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Revista Española de Cirugía Oral y Maxilofacial

versión On-line ISSN 2173-9161versión impresa ISSN 1130-0558

Rev Esp Cirug Oral y Maxilofac vol.27 no.2 Madrid mar./abr. 2005


Página del Residente

What is the diagnosis and what is the treatment?

¿Cuál es su diagnóstico y tratamiento?

A 67-year-old patient reported a one-month history of shooting headaches with Valsalva maneuvers, ocular pain and redness on the right side and intermittent diplopia. Over the previous ten days progressive exophthalmos of the right eye and a persistent type of diplopia had developed. His personal history was not of relevance to the case.

The ophthalmologic examination revealed an intraocular pressure of 24 mm mercury (normal IOP is 12 to 22 mm mercury), diplopia on upgaze and venous dilation in the temple and nasal [regions], with a certain blurring on the nasal of the papilla.

An emergency CT scan was requested, and an intraorbital extraconal tumor was observed at a supero-external angle of the right orbit, with a diameter of 1 cm, that was displacing the ocular globe medially and downwards. The intrinsic musculature and bony structures appeared normal. He was admitted for further tests. Antibiotics and corticoid treatment was given together with ocular treatment consisting of epithelium ointment (Fig. 1).

Carotid-cavernous fistula

Fístula carótido-cavernosa


A. Riaño Argüelles1, M.A. Bada García2, C. Sebastián López1, J. Garatea Crelgo2

1 Médico Residente.
2 Cirujano Adjunto.
Servicio de Cirugía Oral y Maxilofacial
Hospital Virgen del Camino. Pamplona, España

Ana Riaño Argüelles
Plaza Rafael Alberti nº9 1ºC
31010 Barañain. Navarra, España


During his hospital stay an echography of the orbit was carried out, in which the abnormal size of the superior ophthalmic vein could be appreciated. It had a lowflow and a carotid-cavernous fistula was suspected (Fig. 2).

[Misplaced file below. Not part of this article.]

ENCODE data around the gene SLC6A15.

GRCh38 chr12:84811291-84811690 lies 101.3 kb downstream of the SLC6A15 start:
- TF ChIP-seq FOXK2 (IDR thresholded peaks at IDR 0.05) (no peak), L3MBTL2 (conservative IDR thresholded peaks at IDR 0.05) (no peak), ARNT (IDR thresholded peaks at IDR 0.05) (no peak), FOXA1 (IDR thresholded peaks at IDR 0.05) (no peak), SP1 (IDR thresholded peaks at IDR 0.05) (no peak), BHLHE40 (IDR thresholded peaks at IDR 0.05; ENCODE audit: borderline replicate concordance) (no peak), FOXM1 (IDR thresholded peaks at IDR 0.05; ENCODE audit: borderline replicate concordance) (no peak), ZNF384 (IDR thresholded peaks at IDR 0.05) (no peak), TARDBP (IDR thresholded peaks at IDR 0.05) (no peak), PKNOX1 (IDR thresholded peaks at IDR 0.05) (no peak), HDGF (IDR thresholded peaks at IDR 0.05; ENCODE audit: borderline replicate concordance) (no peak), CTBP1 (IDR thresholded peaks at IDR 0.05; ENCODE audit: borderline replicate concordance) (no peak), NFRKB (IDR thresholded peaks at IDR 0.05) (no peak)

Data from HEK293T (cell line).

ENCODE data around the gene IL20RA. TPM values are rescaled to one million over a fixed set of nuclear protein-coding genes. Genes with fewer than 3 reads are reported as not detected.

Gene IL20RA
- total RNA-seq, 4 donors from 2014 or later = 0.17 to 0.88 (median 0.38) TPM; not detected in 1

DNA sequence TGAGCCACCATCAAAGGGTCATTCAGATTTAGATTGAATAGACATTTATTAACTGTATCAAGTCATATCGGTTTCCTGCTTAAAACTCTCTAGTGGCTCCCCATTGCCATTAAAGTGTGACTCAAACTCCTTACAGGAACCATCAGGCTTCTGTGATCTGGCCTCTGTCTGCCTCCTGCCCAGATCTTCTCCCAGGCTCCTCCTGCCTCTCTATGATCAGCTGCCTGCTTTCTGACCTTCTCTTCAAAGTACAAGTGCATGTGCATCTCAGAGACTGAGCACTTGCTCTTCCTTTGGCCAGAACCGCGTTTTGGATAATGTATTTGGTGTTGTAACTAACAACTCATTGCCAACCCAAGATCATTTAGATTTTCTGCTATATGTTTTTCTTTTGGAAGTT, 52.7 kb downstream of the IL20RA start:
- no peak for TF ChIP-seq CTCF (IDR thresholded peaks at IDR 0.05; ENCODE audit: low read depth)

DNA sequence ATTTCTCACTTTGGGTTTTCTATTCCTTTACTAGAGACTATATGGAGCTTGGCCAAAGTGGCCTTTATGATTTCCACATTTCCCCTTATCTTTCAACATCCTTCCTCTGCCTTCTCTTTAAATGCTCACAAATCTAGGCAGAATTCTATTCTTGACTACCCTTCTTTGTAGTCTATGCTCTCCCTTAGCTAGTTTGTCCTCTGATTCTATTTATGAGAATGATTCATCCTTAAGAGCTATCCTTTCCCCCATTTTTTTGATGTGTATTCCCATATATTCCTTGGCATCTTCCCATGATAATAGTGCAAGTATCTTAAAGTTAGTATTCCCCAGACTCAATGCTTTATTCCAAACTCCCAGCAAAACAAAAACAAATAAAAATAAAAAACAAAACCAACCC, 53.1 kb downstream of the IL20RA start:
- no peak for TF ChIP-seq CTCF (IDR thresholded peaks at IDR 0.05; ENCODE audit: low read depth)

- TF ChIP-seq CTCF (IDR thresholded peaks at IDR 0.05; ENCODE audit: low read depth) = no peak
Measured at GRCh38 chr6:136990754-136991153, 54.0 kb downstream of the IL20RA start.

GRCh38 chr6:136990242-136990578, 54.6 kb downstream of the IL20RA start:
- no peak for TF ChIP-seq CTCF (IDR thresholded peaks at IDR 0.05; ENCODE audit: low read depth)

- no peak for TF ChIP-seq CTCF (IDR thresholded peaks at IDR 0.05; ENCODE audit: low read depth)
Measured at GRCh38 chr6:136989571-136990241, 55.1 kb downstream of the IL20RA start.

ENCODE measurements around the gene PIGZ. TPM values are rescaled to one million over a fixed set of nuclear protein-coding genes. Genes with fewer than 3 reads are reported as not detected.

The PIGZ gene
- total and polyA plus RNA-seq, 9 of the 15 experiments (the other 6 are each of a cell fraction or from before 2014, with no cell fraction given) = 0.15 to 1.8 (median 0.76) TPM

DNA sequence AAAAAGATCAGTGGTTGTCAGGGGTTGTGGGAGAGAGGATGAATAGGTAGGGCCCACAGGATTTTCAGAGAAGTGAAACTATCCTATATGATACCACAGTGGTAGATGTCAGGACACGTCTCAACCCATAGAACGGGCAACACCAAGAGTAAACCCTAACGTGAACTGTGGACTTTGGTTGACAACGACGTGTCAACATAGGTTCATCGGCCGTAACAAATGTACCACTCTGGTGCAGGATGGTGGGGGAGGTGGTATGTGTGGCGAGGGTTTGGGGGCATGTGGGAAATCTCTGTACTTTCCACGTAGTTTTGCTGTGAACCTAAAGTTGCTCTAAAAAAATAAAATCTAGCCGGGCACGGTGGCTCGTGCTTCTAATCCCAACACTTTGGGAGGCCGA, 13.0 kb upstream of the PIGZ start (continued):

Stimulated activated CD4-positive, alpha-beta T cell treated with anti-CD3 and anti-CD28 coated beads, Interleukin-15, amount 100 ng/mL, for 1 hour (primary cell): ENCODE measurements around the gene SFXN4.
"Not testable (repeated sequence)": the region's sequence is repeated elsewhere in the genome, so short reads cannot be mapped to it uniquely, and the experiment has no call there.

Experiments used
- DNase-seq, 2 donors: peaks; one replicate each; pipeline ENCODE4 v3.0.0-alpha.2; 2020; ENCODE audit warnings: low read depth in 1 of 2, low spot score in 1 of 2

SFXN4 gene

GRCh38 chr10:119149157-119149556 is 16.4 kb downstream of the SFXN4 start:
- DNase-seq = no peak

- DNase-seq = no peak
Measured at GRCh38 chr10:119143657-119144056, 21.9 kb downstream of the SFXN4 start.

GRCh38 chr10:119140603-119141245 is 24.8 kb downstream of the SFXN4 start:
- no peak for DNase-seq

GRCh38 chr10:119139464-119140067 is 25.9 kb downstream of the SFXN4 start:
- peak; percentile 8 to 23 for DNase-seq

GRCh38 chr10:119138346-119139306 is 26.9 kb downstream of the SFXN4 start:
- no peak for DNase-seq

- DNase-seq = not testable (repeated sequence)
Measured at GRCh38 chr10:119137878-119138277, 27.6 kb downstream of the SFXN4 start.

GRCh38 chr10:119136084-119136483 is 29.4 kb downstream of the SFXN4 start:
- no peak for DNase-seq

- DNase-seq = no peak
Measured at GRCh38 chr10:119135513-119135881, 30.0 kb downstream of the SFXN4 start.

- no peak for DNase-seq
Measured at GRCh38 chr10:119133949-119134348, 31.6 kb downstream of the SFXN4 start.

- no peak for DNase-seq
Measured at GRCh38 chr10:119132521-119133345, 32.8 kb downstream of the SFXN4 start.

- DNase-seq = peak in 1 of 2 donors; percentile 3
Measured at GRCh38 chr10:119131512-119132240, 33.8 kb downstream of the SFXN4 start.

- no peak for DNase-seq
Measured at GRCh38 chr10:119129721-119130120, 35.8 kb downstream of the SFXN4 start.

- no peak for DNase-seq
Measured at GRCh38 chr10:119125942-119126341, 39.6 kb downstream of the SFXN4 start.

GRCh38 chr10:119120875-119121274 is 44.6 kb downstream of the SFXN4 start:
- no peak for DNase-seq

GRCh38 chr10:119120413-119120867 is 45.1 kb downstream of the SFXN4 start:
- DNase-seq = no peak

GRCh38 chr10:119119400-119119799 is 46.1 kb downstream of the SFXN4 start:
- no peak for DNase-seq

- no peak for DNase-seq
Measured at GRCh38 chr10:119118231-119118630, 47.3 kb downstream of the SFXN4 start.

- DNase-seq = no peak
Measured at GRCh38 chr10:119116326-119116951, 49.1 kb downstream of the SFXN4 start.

The Department of Radiology recommended further study with a CT scan of the cavernous sinuses with i.v. contrast. This confirmed the engorgement of the ophthalmic vein, as well as an enlargement of the right cavernous sinus.

A diagnostic angiography was carried out using the Seldinger technique that revealed a low-flow cavernous-carotid fistula, with shunting from both sides. It was supplied mainly by the ascending pharyngeal artery and drainage was via the right ophthalmic vein (Fig. 3).

The case was discussed with the Neurosurgery Department and, given the various symptoms, conservative treatment was decided on, with the patient himself massaging the right carotid for three minutes three times during the morning and three times in the afternoon with an outpatient follow-up.

A month later the exophthalmos and the diplopia had receded and an angioresonance check of the brain was carried out. The fistula had disappeared and an ophthalmic vein with a normal diameter was observed. The patient was discharged.

Carotid-cavernous fistulas are anomalous communications that arise between the carotid artery and the cavernous sinus, either directly or through the intradural branches of the internal or external carotid arteries. They can be spontaneous (congenital, degenerative, infectious) or traumatic (three quarters).8

Barrow et al.3 classified them according to angiographic findings into two groups: Direct or type A carotid-cavernous fistulas, and the indirect or dural (type B-C-D). The "direct" fistulas are produced as a result of a rupture of the internal carotid artery within the cavernous sinus. There is a high-flow, and the clinical onset is dramatic. They often occur following trauma or because of the rupture of an aneurysm. Cases have been described following a Le Fort I type osteotomy. 2

Those with a low-flow, or that are "indirect", are produced through a generally spontaneous rupture of the smaller branches the internal or external carotid arteries and the cavernous sinus. They are clinically indolent, and they appear more frequently in perimenopausal women. They are attributed to a multiple of causes among which are congenital anomalies, spontaneous venous hypertension due to thrombosis, arteriosclerosis, collagen diseases, syphilitic arteritis and iatrogenic vascular injury.

These are divided into: type B (meningeal branches of the internal carotid artery), type C (meningeal branches of the external carotid artery) and type D (branches of both arteries).